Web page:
Laurence – thanks man – I never really thought consciously of those dichotomies (ie. heavy vs. nothing, and the nothingness between the raindrops). No, I don’t believe his work is racist at all personally, but his politics during the Nazi regime were problematic (in terms of supporting Nazism). But we have to remember that all the atrocities which we now know about were not known by the German public at the time, so it is complex. I personally feel his philosophy is well worth reading and has many interesting aspects to it. As Chris points out, this all needs to be put in context in terms of thinkers and the way in which the ideology of their social context is often still present in their work. So, yes, Kant and Hume were racist, for instance, but so was EVERYONE in their culture. I am not excusing their racist remarks, but they are not surprising considering the culture they came from. And just because Kant made some racist remarks, this is a very small part of his philosophical output. Particularly – racism is not central to his understanding of humans – it is an afterthought of sorts. Again – I am in NO WAY condoning the racism of the 17 and 1800s. But it doesn’t mean that everything we learned then is diseased. Don’t want to throw out the baby with the bathwater.

  8. Dick Whyte

    Chris – thanks man. I read philosophy often so it is always close at hand, so I have started incorporating it into my haiku. I am pleased with the results, and I am really happy that they are working for you too (cause I really respect your opinion).

    Yeah – I think you hit the nail on the head – if we are going to take his support of Nazism as a reason to diregard his whole philosophy, then there are very few (if any) philosophers that are able to transcend their entire culture (because, in Germany most people supported the Nazis at the time).

    Nishida is a very interesting philosopher. I liked his ways of thinking through subjectivity and objectivity (which is a precursor to Merleau-Ponty and Deleuze, in some senses). I only read one book (while doing my masters) but I liked the way he began to merge Japanese and Western thought together to create a really interesting way of looking at binary concepts. I think I read “An Enquiry into the Good.”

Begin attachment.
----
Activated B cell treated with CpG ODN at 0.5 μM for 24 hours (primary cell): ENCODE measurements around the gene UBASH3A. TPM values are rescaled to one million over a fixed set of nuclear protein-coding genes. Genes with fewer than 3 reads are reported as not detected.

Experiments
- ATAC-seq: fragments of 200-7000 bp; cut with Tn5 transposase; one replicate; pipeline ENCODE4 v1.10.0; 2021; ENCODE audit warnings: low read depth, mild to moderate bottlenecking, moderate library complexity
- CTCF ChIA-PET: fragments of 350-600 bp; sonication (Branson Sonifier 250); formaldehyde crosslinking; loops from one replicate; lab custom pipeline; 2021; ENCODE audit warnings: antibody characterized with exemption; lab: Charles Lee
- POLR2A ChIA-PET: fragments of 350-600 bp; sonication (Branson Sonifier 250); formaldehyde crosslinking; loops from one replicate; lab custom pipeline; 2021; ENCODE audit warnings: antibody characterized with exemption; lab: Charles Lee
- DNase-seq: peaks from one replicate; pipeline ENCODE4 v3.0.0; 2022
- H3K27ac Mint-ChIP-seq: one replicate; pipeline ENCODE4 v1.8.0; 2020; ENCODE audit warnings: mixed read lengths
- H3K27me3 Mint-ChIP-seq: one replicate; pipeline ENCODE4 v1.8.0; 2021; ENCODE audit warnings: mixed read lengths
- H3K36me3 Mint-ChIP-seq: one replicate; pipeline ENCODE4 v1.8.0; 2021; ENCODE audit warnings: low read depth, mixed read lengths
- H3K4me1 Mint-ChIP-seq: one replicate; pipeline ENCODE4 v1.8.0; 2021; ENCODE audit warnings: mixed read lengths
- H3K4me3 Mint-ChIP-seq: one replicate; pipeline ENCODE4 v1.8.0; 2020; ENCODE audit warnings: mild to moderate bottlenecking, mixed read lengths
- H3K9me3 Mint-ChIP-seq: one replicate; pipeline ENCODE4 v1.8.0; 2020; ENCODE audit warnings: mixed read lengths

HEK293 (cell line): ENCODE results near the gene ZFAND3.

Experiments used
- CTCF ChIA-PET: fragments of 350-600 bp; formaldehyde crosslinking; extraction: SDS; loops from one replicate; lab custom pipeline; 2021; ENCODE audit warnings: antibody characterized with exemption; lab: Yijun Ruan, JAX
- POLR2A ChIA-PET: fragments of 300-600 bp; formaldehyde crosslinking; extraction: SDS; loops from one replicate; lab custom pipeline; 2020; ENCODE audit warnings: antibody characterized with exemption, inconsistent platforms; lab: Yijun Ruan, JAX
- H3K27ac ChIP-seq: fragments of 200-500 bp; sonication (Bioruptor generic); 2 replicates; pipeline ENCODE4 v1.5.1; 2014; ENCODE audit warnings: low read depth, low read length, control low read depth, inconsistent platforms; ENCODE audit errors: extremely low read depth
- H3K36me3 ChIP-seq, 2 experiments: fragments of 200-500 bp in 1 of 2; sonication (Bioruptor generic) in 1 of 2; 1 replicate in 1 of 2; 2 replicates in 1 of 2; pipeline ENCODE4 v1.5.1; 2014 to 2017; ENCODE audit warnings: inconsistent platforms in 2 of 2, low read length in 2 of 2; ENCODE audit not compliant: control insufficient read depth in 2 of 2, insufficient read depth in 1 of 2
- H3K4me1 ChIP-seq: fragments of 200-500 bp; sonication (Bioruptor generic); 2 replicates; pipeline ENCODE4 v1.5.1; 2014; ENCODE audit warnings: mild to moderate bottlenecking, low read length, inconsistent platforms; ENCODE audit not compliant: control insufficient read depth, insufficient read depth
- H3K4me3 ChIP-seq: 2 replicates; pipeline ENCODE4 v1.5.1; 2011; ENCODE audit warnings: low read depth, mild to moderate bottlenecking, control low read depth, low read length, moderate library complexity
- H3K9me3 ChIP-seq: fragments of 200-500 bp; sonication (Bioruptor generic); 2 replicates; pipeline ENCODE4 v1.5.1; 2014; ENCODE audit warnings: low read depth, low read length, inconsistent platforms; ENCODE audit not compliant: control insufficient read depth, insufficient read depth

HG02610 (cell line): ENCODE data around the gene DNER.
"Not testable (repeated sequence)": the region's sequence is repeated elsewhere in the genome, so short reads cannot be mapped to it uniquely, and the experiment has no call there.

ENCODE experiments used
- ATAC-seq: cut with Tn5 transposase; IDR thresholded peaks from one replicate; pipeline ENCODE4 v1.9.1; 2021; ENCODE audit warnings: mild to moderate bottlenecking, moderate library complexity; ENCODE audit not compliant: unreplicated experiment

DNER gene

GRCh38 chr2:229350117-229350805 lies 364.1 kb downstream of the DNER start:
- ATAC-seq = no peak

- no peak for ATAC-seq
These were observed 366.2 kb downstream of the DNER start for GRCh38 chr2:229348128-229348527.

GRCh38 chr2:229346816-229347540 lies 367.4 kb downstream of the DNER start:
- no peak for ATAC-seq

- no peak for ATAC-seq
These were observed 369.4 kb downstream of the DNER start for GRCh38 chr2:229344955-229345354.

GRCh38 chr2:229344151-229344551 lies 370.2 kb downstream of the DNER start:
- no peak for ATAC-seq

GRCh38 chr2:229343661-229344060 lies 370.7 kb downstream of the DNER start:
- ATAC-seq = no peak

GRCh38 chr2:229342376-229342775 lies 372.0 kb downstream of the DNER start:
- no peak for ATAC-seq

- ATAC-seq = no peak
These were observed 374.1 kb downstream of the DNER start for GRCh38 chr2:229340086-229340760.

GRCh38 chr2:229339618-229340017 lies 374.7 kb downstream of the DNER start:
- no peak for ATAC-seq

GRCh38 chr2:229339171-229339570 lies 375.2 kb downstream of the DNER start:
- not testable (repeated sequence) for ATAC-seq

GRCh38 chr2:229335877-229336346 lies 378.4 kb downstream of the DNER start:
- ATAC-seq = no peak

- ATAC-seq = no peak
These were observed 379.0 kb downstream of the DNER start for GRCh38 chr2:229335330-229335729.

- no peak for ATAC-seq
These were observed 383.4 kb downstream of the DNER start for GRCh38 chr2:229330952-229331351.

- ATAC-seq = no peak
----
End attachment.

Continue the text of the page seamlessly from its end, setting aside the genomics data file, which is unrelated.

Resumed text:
Yeah – I have noticed that Heidegger’s thought has many connections with Eastern philosophy in terms of how he deals with binaries (he uses yin-yang logic a lot to drive his conceptual territories). In a sense the whole of phenomenology has an Eastern modal logic going on (from Berkley, Kant and Hegel, to Heidegger and Merleau-Ponty). I always think of ontology as Western analysis and synthesis and phenomenology as Eastern analysis and synthesis (and then we have all the in betweens – phenomenological ontology, ontological phenomenology, and so on).

    Thanks for the great unpacking Chris. Great reading. I was hoping this poem would get people talking, and it has. Yay!!!! Man, I love philosophy sooooooo much.

  9. Dick Whyte

    Ikuru and Chen-ou – I will respond later today (I want to give deep responses to all comments, because they are so involved). And I wanted to thank both of you for such perceptive and thoughtful comments.

    See you all soon.

  10. Draw

    Its great to see such dense and interesting comments, I also enjoyed the dichotomy between heavy and nothingness.

  11. Terry

    What a great piece. Certainly grabbed my attention and stirred up some interesting thoughts.

    The worst thing about the human brain is that sometimes it falls into the wrong hands. I have not read Heidegger but if and when I do, it will be difficult to do so with an open mind. I imagine if Charles Manson were to write a philosophy, his interpretation of the world, I would treat it much the same.